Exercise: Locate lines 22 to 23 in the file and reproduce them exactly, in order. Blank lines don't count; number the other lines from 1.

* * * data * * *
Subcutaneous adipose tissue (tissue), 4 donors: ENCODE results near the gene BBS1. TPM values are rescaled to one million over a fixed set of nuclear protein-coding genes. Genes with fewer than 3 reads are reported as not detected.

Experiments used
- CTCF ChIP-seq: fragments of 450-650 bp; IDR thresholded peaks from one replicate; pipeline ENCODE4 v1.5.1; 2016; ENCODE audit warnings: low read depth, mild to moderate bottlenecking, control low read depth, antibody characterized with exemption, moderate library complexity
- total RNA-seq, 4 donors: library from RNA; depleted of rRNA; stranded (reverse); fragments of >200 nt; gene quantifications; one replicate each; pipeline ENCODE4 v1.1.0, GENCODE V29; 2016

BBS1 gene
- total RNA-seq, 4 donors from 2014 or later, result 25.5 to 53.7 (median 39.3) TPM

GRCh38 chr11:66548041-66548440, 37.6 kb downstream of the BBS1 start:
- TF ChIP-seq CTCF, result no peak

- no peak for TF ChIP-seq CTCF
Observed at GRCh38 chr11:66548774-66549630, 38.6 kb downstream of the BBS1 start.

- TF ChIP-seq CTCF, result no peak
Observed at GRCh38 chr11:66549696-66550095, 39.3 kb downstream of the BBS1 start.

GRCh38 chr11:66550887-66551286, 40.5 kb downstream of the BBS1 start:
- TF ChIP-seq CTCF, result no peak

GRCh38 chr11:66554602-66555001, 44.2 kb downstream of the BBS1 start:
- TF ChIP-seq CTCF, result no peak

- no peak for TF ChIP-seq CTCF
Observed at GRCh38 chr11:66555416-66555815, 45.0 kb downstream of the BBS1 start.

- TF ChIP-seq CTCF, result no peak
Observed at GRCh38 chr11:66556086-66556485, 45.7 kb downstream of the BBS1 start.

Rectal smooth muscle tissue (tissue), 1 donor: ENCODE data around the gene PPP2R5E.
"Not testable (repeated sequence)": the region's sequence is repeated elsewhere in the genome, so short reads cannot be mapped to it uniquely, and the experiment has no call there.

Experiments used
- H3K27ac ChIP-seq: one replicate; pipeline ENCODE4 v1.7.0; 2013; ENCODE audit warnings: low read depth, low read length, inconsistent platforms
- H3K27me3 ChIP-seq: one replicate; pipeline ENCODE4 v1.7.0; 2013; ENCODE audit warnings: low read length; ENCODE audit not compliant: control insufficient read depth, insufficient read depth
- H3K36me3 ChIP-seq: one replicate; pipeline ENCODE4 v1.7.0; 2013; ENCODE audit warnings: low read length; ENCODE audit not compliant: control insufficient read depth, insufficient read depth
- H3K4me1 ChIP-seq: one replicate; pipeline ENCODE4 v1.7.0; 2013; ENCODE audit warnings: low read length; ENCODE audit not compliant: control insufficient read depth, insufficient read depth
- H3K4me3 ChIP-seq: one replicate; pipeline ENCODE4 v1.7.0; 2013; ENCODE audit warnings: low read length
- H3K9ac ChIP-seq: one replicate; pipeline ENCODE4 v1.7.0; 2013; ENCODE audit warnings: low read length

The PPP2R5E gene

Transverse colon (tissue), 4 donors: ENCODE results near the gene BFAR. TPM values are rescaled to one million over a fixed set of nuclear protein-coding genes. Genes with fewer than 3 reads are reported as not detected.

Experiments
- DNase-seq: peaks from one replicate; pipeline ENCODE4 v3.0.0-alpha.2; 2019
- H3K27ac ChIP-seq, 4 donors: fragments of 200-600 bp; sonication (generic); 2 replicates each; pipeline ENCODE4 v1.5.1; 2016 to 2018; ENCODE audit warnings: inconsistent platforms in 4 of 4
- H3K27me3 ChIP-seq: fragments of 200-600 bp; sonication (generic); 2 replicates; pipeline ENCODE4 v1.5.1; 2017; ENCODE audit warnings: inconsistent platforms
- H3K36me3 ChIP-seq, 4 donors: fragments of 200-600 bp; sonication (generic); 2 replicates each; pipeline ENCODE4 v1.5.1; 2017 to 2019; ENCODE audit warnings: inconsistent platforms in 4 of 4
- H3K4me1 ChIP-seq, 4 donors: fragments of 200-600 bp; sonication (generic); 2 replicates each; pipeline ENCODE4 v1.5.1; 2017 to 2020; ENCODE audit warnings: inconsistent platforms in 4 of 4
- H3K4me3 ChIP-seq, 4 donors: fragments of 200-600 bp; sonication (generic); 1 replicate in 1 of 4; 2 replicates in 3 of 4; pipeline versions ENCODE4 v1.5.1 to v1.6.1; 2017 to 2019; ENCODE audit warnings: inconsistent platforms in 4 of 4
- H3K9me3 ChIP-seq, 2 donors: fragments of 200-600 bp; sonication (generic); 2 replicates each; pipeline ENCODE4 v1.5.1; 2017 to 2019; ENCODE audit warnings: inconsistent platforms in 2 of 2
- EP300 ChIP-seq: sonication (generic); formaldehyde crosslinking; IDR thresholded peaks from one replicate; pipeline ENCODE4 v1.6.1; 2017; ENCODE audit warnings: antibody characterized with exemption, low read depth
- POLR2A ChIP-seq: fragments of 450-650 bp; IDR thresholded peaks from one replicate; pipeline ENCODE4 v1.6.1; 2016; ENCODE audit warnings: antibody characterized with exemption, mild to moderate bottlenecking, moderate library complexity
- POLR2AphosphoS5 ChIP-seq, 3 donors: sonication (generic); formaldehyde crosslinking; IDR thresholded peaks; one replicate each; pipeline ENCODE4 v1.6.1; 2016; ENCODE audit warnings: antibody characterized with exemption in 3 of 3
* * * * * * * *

"Not testable (repeated sequence)": the region's sequence is repeated elsewhere in the genome, so short reads cannot be mapped to it uniquely, and the experiment has no call there.

Experiments used